This image forming apparatus is called a tandem color image forming apparatus, which is, as a main constitution, composed of plural image forming sections 10Y, 10M, 10C and 10B, an intermediate transfer material unit 7 as a transfer section including an endless belt form of a transfer belt, paper feeding and conveying means 22A to 22D to convey recording member P and heated roll-type fixing device 24 as a fixing means. Original image reading device SC is disposed in the upper section of image forming apparatus body A.

Image forming section 10Y to form a yellow image as one of different color toner images formed on the respective photoreceptors comprises drum-form photoreceptor 1Y as the first photoreceptor; electrostatic-charging means 2Y, exposure means 3Y and developing means 4Y which are disposed around the photoreceptor 1Y; primary transfer roller 5Y as a primary transfer means; and cleaning means 6Y.

Image forming section 10M to form a magenta image as one of different color toner images formed on the respective photoreceptors comprises drum-form photoreceptor 1M as the second photoreceptor; electrostatic-charging means 2M, exposure means 3M and developing means 4M which are disposed around the photoreceptor 1M; primary transfer roller 5M as a primary transfer means; and cleaning means 6M.

Image forming section 10C to form a cyan image as one of different color toner images formed on the respective photoreceptors comprises drum-form photoreceptor 1C as the third photoreceptor; electrostatic-charging means 2Y, exposure means 3C and developing means 4C which are disposed around the photoreceptor 1C; primary transfer roller 5C as a primary transfer means; and cleaning means 6C.

Image forming section 10K to form a black image as one of different color toner images formed on the respective photoreceptors comprises drum-form photoreceptor 1K as the fourth photoreceptor; electrostatic-charging means 2K, exposure means 3K and developing means 4K which are disposed around the photoreceptor 1K; primary transfer roller 5K as a primary transfer means; and cleaning means 6K.

Intermediate transfer unit 7 of an endless belt form is turned by plural rollers has intermediate transfer material 70 as the second image carrier of an endless belt form, while being pivotably supported.

The individual color images formed in image forming sections 10Y, 10M, 10C and 10K are successively transferred onto the moving intermediate transfer material (70) of an endless belt form by primary transfer rollers 5Y, 5M, 5C and 5K, respectively, to form a composite color image. Recording member P of paper or the like, as a final transfer material housed in paper feed cassette 20, is fed by paper feed and conveyance means 21 and conveyed to secondary transfer roller 5A through plural intermediate rollers 22A, 22B, 22C and 22D and resist roller 23, and color images are transferred together on recording member P. The color image-transferred recording member (P) is fixed by heat-roll type fixing device 24, nipped by paper discharge roller 25 and put onto paper discharge tray outside a machine.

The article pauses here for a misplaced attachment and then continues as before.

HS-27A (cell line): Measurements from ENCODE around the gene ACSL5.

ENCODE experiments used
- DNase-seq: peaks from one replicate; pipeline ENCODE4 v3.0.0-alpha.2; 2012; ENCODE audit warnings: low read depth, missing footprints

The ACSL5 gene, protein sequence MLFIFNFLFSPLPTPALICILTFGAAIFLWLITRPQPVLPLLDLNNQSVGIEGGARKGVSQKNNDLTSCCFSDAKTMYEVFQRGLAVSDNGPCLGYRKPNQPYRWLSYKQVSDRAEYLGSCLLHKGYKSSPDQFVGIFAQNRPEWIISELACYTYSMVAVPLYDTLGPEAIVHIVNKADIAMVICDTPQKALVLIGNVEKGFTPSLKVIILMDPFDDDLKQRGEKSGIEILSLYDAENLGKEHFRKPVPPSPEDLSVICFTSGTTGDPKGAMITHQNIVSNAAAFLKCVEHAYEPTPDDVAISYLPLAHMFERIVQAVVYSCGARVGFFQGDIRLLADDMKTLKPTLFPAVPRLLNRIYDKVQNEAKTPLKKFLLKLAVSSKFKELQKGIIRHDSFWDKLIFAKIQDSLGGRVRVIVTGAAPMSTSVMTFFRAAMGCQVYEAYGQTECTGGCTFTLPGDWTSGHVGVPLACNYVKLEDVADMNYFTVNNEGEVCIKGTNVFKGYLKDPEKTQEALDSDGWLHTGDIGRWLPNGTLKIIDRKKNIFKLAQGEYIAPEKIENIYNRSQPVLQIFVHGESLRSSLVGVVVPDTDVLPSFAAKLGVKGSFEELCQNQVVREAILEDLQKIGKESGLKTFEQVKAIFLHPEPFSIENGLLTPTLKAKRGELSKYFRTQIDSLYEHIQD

After a color image is transferred onto recording member P by secondary transfer roller 5A, intermediate transfer material 70 which separated recording member P removes any residual toner by cleaning means 6A.

The primary transfer roller 5K is always compressed to the photoreceptor 1K. Other primary rollers 5Y, 5M and 5C are each the photoreceptors 1Y, 1M and 1C, respectively, only when forming color images.

Secondary transfer roller 5A is compressed onto intermediate transfer material 70 only when recording member P passes through to perform secondary transfer.

Housing 8, which can be pulled out from the apparatus body (A) through supporting rails 82L and 82R, is comprised of image forming sections 10Y, 10M, 10C and 10K and the intermediate transfer unit (7) of an endless belt form.

Image forming sections are arranged vertically in a line. Intermediate transfer material unit 7 of an endless belt form is disposed on the left side of photoreceptors 1Y, 1M, 1C and 1K, as indicated in FIG. 2. Intermediate transfer material unit 7 comprises the intermediate transfer unite (7) of an endless belt form which can be turned via rollers 71, 72, 73, 74 and 76, primary transfer rollers 5Y, 5M, 5C and 5K and cleaning means 6A.

The image forming sections 10Y, 10M, 10C and 10K and the intermediate transfer unit 7 are pulled out of the body A by pulling the housing 8.